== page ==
South Carolina Dog Bite Attorneys

Approximately 4.7 million people, mostly children, suffer dog-bite injuries in the United States each year, and about 10 to 20 die from dog attacks. Children are more vulnerable to dog bites because they are less familiar with dogs’ behaviors and are less able to defend themselves. Their shorter stature also makes them more likely to be bitten in the face, which tends to make their injuries more serious and more likely to result in life-long scarring.

Adults obviously also suffer from dog bites. And in addition to physical injuries such as abrasions, puncture wounds, lacerations, tissue loss, crush injuries, fractures, sprains, strains, disfigurements and infections, dog bites can cause emotional distress, including post-traumatic stress disorder, traumas, and phobias, such as the fear of dogs.

What happens when a dog bites a person?

Being bitten by a dog usually leads to feelings of surprise and shock. If your wounds are serious, they will likely take center stage after the attack, and will need to be dealt with immediately by a medical professional. However, it’s important not to underestimate the emotional impact that dog bites can have on victims. This kind of trauma is often present long after the physical wounds have healed.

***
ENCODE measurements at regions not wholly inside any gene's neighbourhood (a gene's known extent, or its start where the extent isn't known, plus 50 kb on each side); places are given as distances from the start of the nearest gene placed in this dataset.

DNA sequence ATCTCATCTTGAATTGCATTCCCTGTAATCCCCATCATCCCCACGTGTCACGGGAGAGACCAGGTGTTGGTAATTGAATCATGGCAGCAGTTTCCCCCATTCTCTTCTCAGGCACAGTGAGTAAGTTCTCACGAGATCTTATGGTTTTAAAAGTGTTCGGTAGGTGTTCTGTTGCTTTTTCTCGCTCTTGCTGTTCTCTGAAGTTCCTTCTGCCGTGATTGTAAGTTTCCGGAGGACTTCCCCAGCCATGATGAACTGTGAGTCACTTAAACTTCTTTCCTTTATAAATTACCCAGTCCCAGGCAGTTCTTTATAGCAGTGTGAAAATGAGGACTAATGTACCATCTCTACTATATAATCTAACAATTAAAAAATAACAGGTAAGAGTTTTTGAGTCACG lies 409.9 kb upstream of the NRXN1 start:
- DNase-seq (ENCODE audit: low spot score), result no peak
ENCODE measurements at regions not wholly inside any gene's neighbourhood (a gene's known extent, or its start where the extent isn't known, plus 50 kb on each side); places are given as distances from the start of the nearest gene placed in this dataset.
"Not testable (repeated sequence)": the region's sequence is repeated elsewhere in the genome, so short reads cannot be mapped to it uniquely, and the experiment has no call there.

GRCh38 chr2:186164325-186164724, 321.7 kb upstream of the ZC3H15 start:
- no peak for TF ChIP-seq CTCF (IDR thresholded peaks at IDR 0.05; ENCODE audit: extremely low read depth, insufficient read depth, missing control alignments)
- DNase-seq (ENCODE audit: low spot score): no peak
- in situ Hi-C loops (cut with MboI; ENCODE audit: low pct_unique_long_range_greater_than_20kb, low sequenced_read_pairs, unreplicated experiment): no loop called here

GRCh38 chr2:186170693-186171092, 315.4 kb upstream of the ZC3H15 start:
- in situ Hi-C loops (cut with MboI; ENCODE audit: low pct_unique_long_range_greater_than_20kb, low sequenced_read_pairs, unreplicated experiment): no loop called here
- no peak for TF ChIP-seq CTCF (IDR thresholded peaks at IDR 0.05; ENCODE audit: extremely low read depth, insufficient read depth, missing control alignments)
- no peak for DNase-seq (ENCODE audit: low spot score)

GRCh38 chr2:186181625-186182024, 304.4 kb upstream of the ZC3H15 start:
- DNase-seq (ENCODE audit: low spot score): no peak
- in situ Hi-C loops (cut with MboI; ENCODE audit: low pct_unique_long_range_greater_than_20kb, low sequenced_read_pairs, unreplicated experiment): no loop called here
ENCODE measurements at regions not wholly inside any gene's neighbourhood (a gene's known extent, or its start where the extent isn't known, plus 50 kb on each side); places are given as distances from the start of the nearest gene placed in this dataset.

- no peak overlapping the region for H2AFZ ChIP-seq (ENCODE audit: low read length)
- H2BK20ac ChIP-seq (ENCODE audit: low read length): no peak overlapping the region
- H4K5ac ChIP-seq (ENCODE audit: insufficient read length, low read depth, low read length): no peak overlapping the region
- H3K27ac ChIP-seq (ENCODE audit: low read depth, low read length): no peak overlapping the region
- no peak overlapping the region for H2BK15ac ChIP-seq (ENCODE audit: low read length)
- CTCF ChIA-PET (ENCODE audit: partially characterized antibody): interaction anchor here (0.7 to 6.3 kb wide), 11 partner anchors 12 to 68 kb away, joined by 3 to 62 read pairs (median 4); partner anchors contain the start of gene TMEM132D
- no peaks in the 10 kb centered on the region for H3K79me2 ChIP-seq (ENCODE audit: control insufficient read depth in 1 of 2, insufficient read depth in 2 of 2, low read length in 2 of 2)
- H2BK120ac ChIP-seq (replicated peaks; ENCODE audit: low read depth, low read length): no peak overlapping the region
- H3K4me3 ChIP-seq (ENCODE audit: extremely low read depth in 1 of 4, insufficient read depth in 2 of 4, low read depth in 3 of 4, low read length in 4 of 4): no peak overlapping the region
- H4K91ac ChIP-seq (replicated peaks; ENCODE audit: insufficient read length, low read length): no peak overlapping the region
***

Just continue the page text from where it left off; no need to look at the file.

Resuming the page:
Here are some of the most common psychological and emotional reactions that dog bite victims experience:

  • Fear of animals (especially dogs)
  • Nightmares (which may or may not involve the attack)
  • Change of appetite
  • Gain/loss of weight
  • Difficulty sleeping
  • Speech defects (such as stuttering)
  • Other fears or phobias, such as going outside or meeting people
  • Personality changes
  • Outbursts of anger, sadness, or crying for no apparent reason
  • Post-traumatic stress disorder (PTSD)

These emotional and psychological changes may happen immediately after the attack, or they may take days, weeks, or months to appear. You may find that you’re in need of a doctor or psychologist who can help you work through those feelings, which is a cost that you shouldn’t have to endure.